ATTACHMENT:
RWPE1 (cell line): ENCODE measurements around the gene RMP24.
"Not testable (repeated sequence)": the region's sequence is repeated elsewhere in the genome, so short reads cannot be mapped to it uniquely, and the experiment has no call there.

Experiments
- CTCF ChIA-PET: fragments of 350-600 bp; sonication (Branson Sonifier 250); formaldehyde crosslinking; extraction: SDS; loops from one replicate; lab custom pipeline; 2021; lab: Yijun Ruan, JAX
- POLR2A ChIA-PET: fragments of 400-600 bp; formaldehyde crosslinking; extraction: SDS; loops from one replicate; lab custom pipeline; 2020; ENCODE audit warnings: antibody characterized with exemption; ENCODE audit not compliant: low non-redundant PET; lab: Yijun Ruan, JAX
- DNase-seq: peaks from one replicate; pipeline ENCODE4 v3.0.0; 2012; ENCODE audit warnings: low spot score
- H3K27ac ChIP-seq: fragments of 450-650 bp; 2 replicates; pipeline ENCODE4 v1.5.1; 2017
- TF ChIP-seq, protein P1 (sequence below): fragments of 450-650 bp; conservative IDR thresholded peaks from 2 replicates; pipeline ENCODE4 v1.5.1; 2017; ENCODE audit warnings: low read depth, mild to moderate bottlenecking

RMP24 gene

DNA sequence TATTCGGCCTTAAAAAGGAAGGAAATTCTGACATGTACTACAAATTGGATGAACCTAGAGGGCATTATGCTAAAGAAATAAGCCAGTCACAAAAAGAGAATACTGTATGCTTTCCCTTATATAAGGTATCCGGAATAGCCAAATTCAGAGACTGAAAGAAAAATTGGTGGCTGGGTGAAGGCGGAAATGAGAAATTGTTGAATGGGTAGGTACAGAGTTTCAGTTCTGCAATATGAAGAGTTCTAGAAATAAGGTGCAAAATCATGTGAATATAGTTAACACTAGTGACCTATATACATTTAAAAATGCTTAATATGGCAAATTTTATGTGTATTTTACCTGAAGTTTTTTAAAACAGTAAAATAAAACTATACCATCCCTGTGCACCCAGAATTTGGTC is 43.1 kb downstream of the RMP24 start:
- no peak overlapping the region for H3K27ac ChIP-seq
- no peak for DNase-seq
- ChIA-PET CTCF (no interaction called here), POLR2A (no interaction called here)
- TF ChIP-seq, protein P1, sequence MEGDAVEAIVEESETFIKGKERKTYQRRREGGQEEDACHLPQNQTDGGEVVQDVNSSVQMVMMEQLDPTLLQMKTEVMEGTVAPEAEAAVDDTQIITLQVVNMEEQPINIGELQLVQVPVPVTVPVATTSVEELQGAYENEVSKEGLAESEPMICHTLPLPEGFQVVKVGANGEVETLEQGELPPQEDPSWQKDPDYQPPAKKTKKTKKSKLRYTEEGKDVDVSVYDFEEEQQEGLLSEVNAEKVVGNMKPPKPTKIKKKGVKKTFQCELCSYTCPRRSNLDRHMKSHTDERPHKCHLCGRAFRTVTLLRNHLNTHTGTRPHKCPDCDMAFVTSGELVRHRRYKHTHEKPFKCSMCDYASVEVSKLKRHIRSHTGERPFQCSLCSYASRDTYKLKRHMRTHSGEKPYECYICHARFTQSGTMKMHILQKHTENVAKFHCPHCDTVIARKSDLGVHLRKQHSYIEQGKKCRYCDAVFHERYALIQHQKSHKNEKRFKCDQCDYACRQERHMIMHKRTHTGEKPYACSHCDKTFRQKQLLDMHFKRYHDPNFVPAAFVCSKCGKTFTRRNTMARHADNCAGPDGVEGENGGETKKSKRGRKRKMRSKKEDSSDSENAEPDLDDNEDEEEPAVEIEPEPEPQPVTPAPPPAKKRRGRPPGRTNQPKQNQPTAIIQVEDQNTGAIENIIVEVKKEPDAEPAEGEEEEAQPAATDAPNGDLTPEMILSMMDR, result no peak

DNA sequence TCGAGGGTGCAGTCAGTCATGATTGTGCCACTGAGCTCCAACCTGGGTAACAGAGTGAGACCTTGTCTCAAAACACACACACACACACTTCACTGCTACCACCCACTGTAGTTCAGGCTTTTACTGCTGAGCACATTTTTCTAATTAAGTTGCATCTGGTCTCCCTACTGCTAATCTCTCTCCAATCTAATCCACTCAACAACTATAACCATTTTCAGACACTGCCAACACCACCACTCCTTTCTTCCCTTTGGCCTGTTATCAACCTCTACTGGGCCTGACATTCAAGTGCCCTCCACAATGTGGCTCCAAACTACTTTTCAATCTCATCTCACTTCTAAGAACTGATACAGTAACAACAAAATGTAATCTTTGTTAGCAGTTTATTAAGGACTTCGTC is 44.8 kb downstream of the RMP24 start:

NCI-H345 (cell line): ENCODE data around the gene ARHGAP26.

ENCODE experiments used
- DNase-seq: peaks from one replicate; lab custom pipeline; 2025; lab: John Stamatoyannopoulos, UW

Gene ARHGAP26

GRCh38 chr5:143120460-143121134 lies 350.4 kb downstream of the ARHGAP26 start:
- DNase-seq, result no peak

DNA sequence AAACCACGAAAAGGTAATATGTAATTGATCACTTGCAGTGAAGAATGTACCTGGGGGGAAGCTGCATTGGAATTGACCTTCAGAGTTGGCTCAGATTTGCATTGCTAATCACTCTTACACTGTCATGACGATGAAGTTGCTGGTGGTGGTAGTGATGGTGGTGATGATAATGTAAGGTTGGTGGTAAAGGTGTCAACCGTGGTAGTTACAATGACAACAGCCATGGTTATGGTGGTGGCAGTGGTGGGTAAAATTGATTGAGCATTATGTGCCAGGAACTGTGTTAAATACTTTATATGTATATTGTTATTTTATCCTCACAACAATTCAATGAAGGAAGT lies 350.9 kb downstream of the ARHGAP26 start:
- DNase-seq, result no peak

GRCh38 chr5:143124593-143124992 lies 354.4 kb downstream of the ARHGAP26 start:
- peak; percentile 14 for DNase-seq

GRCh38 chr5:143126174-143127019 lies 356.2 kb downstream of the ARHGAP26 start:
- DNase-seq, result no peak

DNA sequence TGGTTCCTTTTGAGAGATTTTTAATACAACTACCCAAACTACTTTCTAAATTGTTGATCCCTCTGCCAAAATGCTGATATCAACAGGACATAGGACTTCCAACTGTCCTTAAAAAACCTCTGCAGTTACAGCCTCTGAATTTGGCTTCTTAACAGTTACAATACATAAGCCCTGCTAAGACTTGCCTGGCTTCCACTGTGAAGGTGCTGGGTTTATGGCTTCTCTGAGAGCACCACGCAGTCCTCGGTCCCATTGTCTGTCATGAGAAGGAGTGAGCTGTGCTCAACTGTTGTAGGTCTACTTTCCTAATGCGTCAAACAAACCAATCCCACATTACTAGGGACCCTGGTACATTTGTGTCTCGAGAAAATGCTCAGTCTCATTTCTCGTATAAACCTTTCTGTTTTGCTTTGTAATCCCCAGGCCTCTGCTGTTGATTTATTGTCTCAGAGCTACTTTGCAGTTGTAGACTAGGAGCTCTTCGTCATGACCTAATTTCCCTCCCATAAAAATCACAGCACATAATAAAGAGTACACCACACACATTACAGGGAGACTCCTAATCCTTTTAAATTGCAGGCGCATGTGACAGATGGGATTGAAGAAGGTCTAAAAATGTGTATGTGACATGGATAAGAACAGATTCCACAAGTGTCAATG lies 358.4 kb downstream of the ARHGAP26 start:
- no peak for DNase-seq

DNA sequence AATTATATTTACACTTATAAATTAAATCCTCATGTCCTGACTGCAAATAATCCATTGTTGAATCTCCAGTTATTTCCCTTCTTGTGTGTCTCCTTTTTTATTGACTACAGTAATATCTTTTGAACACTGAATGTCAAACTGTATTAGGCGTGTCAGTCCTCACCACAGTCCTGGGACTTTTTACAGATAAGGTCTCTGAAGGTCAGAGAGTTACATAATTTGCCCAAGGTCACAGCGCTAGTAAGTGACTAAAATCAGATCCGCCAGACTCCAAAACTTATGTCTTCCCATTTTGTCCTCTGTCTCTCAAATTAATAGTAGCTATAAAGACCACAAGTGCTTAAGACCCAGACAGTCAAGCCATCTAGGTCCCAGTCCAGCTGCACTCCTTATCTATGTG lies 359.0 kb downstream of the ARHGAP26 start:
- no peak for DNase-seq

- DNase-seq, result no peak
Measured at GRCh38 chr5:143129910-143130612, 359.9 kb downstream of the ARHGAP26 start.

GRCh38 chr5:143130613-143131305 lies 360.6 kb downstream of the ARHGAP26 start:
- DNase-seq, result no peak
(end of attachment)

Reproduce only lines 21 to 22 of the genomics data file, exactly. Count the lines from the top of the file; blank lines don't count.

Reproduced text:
- DNase-seq, result no peak

DNA sequence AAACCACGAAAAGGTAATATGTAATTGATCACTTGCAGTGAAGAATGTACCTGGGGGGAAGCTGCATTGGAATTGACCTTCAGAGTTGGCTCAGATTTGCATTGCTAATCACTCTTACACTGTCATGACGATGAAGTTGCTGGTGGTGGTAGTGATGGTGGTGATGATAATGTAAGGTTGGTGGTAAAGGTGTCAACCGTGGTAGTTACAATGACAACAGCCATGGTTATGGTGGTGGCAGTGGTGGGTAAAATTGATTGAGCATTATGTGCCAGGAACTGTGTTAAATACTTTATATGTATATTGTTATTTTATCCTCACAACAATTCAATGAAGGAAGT lies 350.9 kb downstream of the ARHGAP26 start: